It might of helped if I hadn’t been suffering from the lurgy that my partner caught on the plane and duly gave to me, things didn’t go smoothly. Firstly¬†I needed to upload the Whitelines app which could upload¬†the content of the book to any one of a number of digital platforms, none of which I used. Instagram was the easiest, I didn’t have it, but even with slow hotel wifi I managed to create an account, not to mention figure out yet another password. I was good to go. I knew that using this book required black pens …. that was about all I could remember. I even had a brilliant idea for the sketch, one based on thumbnail¬†I’d done earlier in the day. Now I just had to stay up another half an hour or so (it was already past 11.00pm) and finish the drawing. You can see that this exercise had failure¬†written all over it. It didn’t disappoint. I uploaded the test scribble with no problems. I did the drawing and finished – did I say half an hour – maybe three quarters of an hour later. It didn’t upload. I moved the book under the pallid overhead light it still didn’t upload. Nothing helped, nothing changed the fact that it didn’t upload. Several people tried to help the next day, but it didn’t upload. I put my book bag in my bag and pretty much forgot about it.

Present day and things have changed. I now understand how to use my book+app, it does work and it does upload. What changed? I¬†have finally read the instructions, in the full light of a sunny day (I will explain below) not to mention understood them. I’ve also been giving the book a bit of a workout. here’s my review.

The review

The first thing I’ll say is that this product was not designed with artists in mind, so how I use it is probably not¬†what the manufacturers envisaged, but that’s why I guess they gave it to us – to¬†see what we could do with the technology.

The¬†Leuchtturm 1917 + Whitelines Link is a notebook designed to let you take notes or draw diagrams, whatever on the specially prepared paper and upload it via the Whitelines Link app (available both for Apple and Android), to a variety of digital platforms. The paper is 80 gsm and the pages are pale grey, with a white box at each corner and a grid of dots or lines over the page (depending on which version you get). There are also three icons on the bottom of each page that, when ticked, allow you upload directly to email, Evernote or Dropbox. When you save a page to your device, you can¬†share it with any number of other apps or platforms, such as Instagram or open it in programs such as Photoshop. ¬†The point about the paper in the book is that when the Whitelines Link app ‘reads’ the page it translates that grey background into a perfect white page so your notes, doodles or drawings can be saved to your smartphone or chosen platform and be easily read. The book I have has 249 pages plus some¬†several content pages at the front of the book. The¬†Leuchtturm 1917 + Whitelines Link is also available in an A4+ and A6 size.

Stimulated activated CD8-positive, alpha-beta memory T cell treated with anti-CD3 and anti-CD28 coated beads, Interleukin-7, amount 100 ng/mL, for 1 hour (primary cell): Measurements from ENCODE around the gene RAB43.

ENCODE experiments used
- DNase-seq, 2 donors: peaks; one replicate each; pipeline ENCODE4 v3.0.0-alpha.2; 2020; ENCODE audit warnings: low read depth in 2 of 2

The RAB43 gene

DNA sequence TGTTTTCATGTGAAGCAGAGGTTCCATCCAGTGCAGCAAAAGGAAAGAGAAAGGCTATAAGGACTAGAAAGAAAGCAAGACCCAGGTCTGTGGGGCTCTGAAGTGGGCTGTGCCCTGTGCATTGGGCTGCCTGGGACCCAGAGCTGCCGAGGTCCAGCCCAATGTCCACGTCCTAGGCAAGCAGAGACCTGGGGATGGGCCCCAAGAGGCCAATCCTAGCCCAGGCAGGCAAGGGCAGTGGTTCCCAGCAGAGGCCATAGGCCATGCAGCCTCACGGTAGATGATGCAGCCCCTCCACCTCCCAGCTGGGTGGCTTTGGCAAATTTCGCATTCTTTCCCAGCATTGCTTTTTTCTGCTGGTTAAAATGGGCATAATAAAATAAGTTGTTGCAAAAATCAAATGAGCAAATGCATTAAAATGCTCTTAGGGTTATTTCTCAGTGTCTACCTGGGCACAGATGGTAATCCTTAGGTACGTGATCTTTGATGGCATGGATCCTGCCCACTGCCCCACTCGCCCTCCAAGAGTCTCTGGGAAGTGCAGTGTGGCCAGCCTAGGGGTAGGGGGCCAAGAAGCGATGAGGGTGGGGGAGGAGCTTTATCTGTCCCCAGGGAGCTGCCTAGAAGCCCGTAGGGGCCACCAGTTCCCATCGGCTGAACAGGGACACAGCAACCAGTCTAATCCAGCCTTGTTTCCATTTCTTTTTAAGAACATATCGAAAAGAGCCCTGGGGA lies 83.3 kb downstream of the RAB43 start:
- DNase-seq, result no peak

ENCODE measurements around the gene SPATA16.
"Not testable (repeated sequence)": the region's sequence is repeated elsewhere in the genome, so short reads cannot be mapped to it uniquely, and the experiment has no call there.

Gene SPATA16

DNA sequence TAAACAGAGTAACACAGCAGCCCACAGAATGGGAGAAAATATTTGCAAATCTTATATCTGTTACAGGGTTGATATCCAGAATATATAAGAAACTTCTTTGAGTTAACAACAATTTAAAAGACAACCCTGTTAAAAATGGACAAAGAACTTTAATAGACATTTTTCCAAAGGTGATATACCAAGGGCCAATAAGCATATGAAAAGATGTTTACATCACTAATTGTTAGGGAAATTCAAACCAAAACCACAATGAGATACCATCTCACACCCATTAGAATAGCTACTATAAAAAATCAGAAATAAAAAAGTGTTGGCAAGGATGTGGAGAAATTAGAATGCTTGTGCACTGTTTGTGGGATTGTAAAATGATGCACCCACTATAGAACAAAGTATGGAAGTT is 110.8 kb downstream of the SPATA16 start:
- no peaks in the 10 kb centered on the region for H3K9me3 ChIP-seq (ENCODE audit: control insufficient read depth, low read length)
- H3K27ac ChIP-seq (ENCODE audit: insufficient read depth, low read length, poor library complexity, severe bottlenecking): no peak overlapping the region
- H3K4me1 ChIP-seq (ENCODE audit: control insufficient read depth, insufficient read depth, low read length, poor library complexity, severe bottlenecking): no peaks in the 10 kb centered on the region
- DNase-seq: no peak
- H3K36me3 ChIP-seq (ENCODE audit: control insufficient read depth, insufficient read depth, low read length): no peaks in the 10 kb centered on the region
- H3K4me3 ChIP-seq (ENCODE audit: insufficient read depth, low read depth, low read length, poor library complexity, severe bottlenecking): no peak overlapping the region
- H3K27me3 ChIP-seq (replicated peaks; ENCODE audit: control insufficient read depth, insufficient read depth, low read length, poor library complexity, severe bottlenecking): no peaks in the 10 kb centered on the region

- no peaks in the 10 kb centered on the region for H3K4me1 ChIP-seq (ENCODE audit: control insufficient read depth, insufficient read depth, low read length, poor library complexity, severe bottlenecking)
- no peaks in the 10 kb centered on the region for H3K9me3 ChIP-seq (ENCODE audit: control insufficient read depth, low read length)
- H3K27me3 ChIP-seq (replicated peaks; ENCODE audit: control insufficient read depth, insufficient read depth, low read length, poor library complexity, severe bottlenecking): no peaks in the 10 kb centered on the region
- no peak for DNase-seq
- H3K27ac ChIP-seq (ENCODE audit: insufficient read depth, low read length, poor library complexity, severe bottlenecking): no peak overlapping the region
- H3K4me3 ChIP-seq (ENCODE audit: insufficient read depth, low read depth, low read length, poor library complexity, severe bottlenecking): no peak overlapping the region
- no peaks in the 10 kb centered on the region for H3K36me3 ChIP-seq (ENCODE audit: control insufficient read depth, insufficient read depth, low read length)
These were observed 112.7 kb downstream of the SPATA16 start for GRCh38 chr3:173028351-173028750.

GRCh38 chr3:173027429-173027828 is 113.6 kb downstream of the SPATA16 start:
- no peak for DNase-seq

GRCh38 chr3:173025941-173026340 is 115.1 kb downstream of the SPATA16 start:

Obviously¬†this paper works well with pen and ink, that’s what it was designed for. It will also work with brush pens and other media, but, the upload may not be great for all media. So here is a¬†comparison between uploaded versus scanned images.

Comparison with the same drawing , scanned on the left and uploaded on the right. What hasn't uploaded well is the watercolour wash.

Comparison with the same drawing , scanned on the left and uploaded on the right. What hasn’t uploaded well is the watercolour wash.

So watercolour doesn’t upload well.¬†I have successfully uploaded images with dark blue ink and also images coloured with acrylic paint-markers. Below I’ve¬†tested several types of markers that I have in my kit.

Test with Posca paint markers

Test with Posca paint markers

Clearly the flat colours work well, the metallic silver does not. Likewise the app¬†didn’t pick up some of the grey Liquitex acrylic paint-markers I used, see below.

Liquitex acrylic paint marker test

Liquitex acrylic paint marker test

A final test with my Copic Sketch markers.

Copic Sketch marker test

Copic Sketch marker test

Looking at these again I think the Copic Sketch markers work quite well Рhowever because the paper is only thin the markers bleed right through the page making it impossible to use both sides as intended by the manufacturers.

An uploaded sketch using Noodlers Black ink and Liquitex paint markers

An uploaded sketch using Noodlers Black ink and Liquitex paint markers

Traps for unwary players

A quick summary of problems that I've encountered

A quick summary of problems that I’ve encountered

I said earlier¬†that I had problems trying to upload my first drawing, there was a good reason for that. I had completely failed to understand that¬†if you cover even one of the white boxes in the corner of each page then the app can’t ‘read’ the page. Remember that¬†first drawing¬†– being a good artist I drew right to the edge of the page, yep, right over every box. So no real surprises that the page didn’t upload.